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Services at the Proteomics Facility

Proteome Profiling
is a type of quantitative proteomics (relative and/or semi absolute) that reveals differences in protein expression across samples. For example if you have a set of samples (Treated vs Control or a time course 2h, 4h, 12h) and want to know what proteins are differently expressed, this is the right service for you. We employ differential mass spectrometry in the quantification process, if a large number of unidentified peptides are significantly different between the samples a follow up experiment for selected peptide identification can be performed. Initially the identification experiment will be performed in silico where the unidentified peptides will be matched against the proteins already identified in the sample set. Preferably the number of samples in each group should be at least 7.


Proteogenomics
This relatively new field in biological mass spectrometry combines proteome profiling with sample specific genomic and transcriptomics information. It is called proteogenomics and is used to discover novel protein coding regions/genes and provide protein level-evidence confirming a protein coding potential of a gene, thereby improving genome annotation. With the fast development in methods to generate DNA and RNA sequence data, proteogenomic methods open up the possibility to connect the proteomics and genomics fields. Proteogenomics can be used for detection of novel protein species (mutated proteins, fusion proteins, pseudogenic proteins etc.).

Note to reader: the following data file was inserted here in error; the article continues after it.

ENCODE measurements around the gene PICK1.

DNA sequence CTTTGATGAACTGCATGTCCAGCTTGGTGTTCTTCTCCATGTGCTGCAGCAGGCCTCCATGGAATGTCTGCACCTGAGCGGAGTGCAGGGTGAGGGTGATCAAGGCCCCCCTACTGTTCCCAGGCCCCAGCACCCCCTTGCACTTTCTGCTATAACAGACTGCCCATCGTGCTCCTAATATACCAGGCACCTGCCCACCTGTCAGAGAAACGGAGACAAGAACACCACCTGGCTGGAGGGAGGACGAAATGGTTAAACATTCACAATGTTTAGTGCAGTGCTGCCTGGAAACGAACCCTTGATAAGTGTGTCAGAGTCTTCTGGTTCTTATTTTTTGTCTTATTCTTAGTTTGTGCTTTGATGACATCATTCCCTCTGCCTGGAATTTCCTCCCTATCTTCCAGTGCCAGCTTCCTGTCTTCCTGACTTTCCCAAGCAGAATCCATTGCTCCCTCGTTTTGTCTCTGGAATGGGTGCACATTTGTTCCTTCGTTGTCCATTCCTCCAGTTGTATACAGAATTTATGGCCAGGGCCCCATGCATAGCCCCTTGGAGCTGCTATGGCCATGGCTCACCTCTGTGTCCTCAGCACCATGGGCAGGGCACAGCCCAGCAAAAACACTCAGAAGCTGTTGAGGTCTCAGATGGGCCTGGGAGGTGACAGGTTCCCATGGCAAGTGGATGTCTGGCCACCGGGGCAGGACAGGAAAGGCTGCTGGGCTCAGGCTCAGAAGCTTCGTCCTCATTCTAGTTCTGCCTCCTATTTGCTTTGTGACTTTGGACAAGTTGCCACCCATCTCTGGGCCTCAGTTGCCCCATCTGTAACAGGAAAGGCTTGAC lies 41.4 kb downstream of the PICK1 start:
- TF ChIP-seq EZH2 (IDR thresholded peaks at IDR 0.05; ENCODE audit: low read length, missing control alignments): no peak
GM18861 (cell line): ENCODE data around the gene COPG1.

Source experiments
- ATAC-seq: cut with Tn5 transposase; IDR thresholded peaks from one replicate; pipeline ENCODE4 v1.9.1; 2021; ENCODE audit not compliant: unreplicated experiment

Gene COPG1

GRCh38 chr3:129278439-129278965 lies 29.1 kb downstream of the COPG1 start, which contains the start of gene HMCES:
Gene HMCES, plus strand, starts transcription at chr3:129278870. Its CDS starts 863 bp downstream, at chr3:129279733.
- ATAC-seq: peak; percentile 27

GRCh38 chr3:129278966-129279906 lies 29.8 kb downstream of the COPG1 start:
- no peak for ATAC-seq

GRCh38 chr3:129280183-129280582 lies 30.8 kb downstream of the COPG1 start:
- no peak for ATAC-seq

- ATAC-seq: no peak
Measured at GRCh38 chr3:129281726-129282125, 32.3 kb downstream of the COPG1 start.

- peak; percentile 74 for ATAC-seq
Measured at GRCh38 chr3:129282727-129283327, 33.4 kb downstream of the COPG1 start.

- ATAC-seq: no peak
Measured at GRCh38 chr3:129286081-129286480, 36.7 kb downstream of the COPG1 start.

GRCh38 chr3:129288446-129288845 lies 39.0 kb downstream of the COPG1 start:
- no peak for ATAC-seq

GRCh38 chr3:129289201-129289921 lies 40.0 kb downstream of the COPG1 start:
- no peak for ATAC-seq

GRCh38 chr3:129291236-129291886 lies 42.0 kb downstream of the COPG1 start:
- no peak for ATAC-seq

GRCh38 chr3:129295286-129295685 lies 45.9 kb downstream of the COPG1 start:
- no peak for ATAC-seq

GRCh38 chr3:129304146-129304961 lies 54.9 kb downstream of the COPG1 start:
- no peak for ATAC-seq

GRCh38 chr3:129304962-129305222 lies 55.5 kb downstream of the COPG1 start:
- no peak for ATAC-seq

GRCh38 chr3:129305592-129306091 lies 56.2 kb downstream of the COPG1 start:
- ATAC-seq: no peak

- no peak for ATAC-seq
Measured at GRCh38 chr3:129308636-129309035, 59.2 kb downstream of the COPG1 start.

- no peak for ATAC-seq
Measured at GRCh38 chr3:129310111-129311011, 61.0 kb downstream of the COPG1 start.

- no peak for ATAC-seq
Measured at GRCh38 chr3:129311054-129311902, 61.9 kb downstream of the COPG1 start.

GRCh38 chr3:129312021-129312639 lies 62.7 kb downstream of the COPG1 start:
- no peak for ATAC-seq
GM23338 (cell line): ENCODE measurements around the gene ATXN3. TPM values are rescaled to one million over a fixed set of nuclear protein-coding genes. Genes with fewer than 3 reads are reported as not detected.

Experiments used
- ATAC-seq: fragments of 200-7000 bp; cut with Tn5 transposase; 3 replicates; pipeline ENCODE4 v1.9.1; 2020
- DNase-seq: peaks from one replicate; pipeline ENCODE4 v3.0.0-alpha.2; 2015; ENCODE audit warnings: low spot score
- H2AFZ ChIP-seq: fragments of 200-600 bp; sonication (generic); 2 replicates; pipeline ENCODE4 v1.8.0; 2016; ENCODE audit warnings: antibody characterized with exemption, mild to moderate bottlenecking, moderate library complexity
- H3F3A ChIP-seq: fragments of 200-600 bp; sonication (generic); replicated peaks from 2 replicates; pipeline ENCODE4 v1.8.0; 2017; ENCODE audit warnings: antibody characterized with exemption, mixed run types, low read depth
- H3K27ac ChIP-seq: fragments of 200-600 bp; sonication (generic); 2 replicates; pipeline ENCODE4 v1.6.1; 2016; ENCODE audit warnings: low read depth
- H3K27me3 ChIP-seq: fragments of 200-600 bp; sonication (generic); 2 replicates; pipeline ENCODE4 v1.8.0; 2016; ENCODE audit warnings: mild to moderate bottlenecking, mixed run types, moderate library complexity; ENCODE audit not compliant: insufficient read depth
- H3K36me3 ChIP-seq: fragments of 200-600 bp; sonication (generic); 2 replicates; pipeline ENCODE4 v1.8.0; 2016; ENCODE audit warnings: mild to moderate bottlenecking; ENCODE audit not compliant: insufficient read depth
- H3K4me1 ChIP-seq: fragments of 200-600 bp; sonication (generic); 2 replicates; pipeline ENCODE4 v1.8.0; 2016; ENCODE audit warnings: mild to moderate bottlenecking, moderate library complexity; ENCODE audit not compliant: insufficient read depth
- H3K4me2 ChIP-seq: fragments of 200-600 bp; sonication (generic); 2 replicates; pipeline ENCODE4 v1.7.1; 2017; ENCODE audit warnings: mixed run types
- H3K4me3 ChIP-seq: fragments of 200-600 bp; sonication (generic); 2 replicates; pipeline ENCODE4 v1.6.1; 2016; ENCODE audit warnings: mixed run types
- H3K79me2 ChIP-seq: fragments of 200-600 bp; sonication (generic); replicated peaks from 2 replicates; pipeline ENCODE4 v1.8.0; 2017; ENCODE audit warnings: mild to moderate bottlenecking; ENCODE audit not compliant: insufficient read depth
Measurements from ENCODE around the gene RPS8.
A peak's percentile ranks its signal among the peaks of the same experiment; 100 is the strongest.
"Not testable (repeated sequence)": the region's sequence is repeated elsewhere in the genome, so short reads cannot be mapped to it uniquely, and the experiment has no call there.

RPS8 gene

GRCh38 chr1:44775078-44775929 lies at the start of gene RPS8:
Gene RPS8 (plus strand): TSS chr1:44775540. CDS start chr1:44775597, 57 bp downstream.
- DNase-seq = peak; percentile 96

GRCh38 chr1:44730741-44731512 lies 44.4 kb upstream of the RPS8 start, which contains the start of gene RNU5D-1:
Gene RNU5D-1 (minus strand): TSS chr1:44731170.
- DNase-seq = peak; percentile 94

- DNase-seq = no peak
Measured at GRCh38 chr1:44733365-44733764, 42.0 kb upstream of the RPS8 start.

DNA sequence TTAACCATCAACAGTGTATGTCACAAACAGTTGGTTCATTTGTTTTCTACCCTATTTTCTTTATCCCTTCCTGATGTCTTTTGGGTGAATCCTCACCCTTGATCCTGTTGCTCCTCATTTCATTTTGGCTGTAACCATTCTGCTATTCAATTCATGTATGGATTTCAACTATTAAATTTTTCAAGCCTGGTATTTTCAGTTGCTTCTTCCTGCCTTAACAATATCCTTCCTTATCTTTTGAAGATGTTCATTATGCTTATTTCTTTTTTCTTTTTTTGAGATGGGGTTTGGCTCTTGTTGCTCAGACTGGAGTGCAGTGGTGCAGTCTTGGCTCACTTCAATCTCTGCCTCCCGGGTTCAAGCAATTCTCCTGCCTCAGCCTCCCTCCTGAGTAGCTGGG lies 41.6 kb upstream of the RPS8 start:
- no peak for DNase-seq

Targeted Proteomics
This is a very powerful technique for simultaneous determination of protein abundance for a selected set of proteins. This method actually "targets" peptides enzymatically digested from your target protein, so it is important to pick your peptides and method conditions carefully. Please come and talk to us if you are considering this type of experiment. This analysis also requires a good bit of preliminary analysis to ensure the method is robust and quantitative. By spiking in heavy-labeled peptides to a complex matrix as concentration standards, MRM/SRM can be used to construct a calibration curve that can provide the absolute quantification (i.e., copy number per cell) of the native, light peptide, and by extension, its parent protein.
If the experiment is to determine differential expression between groups of samples, the minimum number of samples in each group should be 7.


Protein Identification
Can be downstream of a Proteome Profiling or Proteogenomics experiment where the goal will be to identify a set of unknown peptides that are of importance to the profiling experiment. It can also be an experiment in it self, for example identify an unknown band on a SDS gel to verify the sequence of a mutation experiment or make sure that your pull-down worked properly.


Post Translational Modification Discovery
Some Modifications are easier to find than others. We can look for specific modifications (Phosphorylations, etc..) or scan your data for unknown modifications, e.g. modifications that you did not know about (pretty cool no?).
Your chances of detecting the modification you are interested in are completely dependent on the stability of that modification, how that modification affects peptide fragmentation in a mass spectrometer, the stoichiometry of the modification and numerous other variables. Basically, we don't have a clue most of the time whether we will be successful. You have to try it and see.